Rushdie went underground when his novel, “The Satanic Verses,” prompted a death sentence against Khomeini for blasphemy, and it was only recently that he began appearing frequently in public.
He has become more visible, he said in a two-hour interview Monday at a hotel in suburban Virginia, because he no longer has to worry that his statements will harm efforts to free Western hostages in Lebanon. .
But their recent outing, he said, “was a cutting edge moment.” Although the release allowed him to speak out for his cause, “there was a great danger of apathy setting in” with the hostages outside.
Their release did not eliminate the late Khomeini’s religious edict, called a fatwa, against him, Rushdie said, and he is still moving under tight security. Investigators are met at a location and then brought to him.
Salman Rushdie should recover. Freedom of expression may not be.
Rushdie said he intended to have a number of private interviews and meetings in Washington.
At the only public event – a speech last night at a free speech conference in Rosslyn – Rushdie distributed the first paperback copies of his book. Even his appearance at the conference, sponsored by the American University School of Communication and the Freedom Forum, was closely watched until word gradually spread in recent days. Security during the session was reinforced. Everyone who attended went through metal detectors and no one was allowed to leave until Rushdie was gone.
CBS correspondent Mike Wallace was on the invitations as a speaker, but he instead featured Rushdie, who pleaded for “the United States government to show itself a true friend of ‘freedom, which has “acquired many powerful enemies” in the world.
“I am no longer certain of the commitment of the British authorities to the task of protecting me,” he said. “I ask America to come on board” and join Britain and Europe. “The case of Iran’s fatwa against ‘The Satanic Verses’ must be closed.”
But his request for support from the US government appeared fruitless. He said a meeting that was set up today with representatives and senators – whom he declined to name – was canceled for reasons he was unsure of. There may not be time to reschedule the meeting before Rushdie leaves, conference organizers said.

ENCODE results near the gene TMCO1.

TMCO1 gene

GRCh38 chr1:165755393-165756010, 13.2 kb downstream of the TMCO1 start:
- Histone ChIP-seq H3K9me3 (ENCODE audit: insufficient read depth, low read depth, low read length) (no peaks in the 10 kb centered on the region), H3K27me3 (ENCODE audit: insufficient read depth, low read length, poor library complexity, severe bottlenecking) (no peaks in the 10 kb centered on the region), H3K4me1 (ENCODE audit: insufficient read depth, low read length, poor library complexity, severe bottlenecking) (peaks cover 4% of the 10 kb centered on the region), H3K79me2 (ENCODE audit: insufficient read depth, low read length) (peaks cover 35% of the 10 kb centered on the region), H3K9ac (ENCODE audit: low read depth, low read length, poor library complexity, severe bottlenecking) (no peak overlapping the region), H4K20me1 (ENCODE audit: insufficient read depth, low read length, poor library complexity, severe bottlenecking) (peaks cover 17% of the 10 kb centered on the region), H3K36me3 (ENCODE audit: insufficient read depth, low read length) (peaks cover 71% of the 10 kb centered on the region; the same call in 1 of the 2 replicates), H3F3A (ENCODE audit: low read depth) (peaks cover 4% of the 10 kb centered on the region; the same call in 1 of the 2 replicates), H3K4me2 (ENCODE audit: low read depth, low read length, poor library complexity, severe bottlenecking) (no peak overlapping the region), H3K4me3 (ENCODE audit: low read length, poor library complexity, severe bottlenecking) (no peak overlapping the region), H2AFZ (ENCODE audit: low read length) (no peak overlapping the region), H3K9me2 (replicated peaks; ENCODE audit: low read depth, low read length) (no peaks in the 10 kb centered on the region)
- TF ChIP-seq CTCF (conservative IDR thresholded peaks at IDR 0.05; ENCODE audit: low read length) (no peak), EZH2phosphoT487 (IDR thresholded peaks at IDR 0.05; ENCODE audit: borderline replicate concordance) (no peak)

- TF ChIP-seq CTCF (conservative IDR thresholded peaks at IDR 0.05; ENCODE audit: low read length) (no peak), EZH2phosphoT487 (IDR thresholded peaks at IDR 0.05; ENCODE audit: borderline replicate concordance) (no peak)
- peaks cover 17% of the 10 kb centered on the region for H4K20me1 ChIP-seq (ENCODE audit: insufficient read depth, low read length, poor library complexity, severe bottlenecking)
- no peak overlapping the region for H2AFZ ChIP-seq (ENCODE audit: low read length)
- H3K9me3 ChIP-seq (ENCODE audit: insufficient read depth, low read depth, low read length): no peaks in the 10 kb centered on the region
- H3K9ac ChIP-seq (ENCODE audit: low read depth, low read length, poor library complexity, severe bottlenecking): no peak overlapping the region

Iran denies involvement in Rushdie attack, says it caused it itself
In the interview, Indian-born Rushdie, who considers himself a “secular” Muslim, admitted that when he wrote “The Satanic Verses” he fully expected a strong reaction. Muslims and non-Muslim opponents have denounced it, saying its depiction of the Prophet Muhammad is an irreverent and offensive attack.
“Obviously I knew what I was doing” writing the controversial passages, Rushdie said. But “you don’t think the world is going to fall on your head”.
“You think, yeah, okay, some right-wing religious figures are going to get upset and they’ll write things about it or they’ll rant about it and I’ll respond and there’ll be a bit of a debate and maybe that debate will be constructive and it will say some things that need to be said – end of story.
It didn’t work that way. The book, published in September 1988, was banned in countries in the Muslim world and in countries, such as India, with large Muslim populations. There were book burnings and violent protest demonstrations in which several people died and dozens were injured. “People were holding up signs of me with my eyes bulging,” Rushdie recalled.
Then it seemed the world had indeed fallen on its head, with Khomeini being sentenced to death on February 14, 1989 for blasphemy. A $1 million reward was offered. Everyone who published the book was also targeted. The paperback version is published by a secret consortium that will not identify any of the participating publishers.
The bounty was scrapped after protests from Western nations, but a semi-private religious foundation renewed it and the fatwa was reaffirmed last month, on the third anniversary of its issuance.
“The fatwa introduced the element of state-sponsored terrorism,” Rushdie said. “I’m not particularly afraid of hotheads” in the Muslim community in England, he said. “But I don’t know how to defend myself against state-sponsored terrorism. They have grenade launchers and they also have mega bucks.